Moreover, while R’Yosef and therefore the party remain open to the idea of territorial compromise, it is clear that this position does not universally apply to the whole of the land. Jerusalem, as should be obvious from the discussion above, is considered by Shas to be off the table entirely. Yet when questioning my host about those peripheral neighborhoods where Arabs constitute a solid majority, he suggested that these could be abandoned by Israel in a peace deal. Pressing further, he asserted that Jerusalem must be considered differently from the rest of the land as one of the four Jewish holy cities; which also include Tzvat (Safed), Tiveria (Tiberias), and Hebron. But would Shas be willing to support a withdrawal from Hebron? To this my host replied that he really did not know. This could only be decided by R’Yosef and those are “big shoes to fill.”
Clearly Shas is not a territorial maximalist party like the right-wing religious parties of Habayit Hayehudi or Ichud Leumi. However, they are also certainly not as open to compromise as leftist parties like Meretz (whose elites incidentally have also expressed to me their understanding of the importance of Jewish claims to the whole land of Israel). Shas’ attitude toward territorial compromise seems to be guided by a careful and pragmatic combination of religious doctrine, security considerations, and a desire to placate their particular constituency. While R’Yosef certainly has a powerful hand in moulding this approach from the top-down, they are certainly sensitive to the wider political environment and the demands of their generally conservative supporters.
The most puzzling part of my discussion related to the demographic question. Asking my host what the party’s position is on this hot topic in Israeli politics, I was shocked to find that they take no position whatsoever. Not only that, but he gave me the impression that he was entirely unaware of the conversation. I am not sure if this is representative of the party as a whole, or just the particular individual with whom I was speaking, but it does demonstrate a certain alienation from the mainstream Israeli political consciousness. My host did assert, however, that it is Shas’ position that the state must not differentiate between its Jewish and Arab citizens. “We are one together,” and, as such, Shas has worked to support Arab community institutions and infrastructure.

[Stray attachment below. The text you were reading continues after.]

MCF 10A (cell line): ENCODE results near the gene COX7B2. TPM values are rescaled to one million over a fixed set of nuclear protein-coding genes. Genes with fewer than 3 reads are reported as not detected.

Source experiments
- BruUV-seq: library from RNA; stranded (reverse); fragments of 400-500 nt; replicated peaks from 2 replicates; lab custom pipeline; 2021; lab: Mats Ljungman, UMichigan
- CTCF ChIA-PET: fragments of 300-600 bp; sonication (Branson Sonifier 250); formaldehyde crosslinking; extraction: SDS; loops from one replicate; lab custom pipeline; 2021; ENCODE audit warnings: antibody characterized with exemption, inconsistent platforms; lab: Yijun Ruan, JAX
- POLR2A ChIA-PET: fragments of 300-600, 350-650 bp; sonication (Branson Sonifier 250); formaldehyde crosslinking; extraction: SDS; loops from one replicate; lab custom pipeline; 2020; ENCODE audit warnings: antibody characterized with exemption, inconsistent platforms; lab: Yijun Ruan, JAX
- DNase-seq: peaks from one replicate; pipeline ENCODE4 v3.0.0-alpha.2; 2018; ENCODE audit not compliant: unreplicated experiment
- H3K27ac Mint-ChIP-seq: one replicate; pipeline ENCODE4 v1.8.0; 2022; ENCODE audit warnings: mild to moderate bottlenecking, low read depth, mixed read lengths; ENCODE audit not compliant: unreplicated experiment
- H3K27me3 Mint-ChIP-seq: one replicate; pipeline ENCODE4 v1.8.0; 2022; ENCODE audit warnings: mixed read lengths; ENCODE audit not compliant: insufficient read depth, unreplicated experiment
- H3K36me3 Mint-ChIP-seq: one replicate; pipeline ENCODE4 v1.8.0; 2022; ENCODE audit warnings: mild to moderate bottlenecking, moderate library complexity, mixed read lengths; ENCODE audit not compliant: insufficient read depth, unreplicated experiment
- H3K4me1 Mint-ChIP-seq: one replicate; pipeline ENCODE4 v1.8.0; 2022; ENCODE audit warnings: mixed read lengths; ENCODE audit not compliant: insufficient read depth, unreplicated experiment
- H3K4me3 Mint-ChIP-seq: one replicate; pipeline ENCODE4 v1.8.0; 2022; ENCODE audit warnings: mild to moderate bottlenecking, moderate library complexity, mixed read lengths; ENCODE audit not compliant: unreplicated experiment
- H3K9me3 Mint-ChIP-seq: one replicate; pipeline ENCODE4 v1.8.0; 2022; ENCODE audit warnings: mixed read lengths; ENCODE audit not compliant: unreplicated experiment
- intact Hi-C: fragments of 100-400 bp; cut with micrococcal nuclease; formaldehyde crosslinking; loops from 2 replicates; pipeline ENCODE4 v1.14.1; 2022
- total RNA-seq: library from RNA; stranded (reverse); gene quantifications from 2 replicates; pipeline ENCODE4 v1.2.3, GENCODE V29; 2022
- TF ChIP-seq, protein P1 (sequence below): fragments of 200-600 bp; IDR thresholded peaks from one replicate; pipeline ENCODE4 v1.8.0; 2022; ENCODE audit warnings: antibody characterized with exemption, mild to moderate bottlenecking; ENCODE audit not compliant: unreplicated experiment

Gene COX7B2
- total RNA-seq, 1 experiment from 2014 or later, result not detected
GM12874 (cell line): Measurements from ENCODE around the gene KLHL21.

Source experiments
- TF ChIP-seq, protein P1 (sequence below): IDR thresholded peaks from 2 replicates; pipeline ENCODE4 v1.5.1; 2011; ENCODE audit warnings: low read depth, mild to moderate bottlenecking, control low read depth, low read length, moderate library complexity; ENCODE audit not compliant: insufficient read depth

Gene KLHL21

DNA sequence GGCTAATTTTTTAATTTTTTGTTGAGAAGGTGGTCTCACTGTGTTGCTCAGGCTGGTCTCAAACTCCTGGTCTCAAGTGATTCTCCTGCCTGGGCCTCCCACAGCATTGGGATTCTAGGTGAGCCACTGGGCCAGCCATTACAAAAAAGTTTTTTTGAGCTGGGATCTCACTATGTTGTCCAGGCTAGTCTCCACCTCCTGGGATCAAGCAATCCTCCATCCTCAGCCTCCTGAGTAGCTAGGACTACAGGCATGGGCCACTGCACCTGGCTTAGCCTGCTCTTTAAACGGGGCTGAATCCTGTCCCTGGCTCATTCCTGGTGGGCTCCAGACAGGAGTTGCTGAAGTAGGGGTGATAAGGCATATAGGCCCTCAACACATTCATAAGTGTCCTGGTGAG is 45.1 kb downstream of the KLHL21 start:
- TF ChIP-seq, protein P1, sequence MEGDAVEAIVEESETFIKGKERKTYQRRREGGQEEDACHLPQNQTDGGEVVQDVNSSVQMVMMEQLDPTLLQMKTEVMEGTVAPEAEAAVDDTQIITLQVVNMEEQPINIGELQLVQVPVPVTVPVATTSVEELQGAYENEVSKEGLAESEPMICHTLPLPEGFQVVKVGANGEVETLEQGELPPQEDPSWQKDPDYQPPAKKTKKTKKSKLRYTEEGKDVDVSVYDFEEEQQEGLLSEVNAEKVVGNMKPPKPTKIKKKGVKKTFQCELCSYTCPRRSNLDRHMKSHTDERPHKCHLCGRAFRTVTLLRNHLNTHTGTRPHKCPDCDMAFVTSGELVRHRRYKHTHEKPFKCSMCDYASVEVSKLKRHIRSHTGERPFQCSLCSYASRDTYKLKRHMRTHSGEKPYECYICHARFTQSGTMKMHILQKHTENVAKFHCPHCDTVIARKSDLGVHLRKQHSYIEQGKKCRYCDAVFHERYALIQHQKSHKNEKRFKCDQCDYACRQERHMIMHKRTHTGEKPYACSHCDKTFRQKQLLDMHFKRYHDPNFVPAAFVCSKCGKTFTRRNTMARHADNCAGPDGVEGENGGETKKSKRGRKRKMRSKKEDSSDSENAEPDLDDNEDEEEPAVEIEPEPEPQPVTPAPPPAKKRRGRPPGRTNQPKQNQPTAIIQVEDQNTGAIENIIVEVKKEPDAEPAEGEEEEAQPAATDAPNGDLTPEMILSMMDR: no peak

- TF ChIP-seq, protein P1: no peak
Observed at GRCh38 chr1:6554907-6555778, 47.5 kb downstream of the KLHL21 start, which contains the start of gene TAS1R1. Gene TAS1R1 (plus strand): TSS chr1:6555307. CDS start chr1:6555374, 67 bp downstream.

Finally, given the deference my host expressed throughout the interview to the authority of R’Ovadia Yosef, I was compelled to ask what his position was on the idea of a theocracy in Israel. Indeed, many have made the comparison of haredi veneration of and seeming absolute loyalty toward their leading Torah scholars to the political structure of Islamic Iran. My host insisted that the Sephardim have always had a rav leading them [actually a historical oversimplification], and R’Yosef is continuing this tradition. As a wise and divinely inspired tzaddik, he does not make mistakes and his interpretations of Torah are necessarily true. “Everyone in Shas knows what the Rav decides, and this is what we do.”
However, he rejected the comparison to Iran and the power of the Ayatollahs. Although he believes Israel’s Jewish character is to be more greatly valued than its democratic one, he also noted that if Israel were a theocracy, one would not even be able to have this debate. In Iran would the public be allowed to engage in a discussion over a building freeze? Would the religious leadership be willing to engage in compromise as R’Yosef apparently is? While the supporters of Shas are bound by belief to the decisions of the Rav, such fealty does not exist among other constituencies, nor do they demand that it should. This willingness to work within the larger democratic system rather than trying to replace it fundamentally distinguish Shas from its ostensible counterparts in Iran.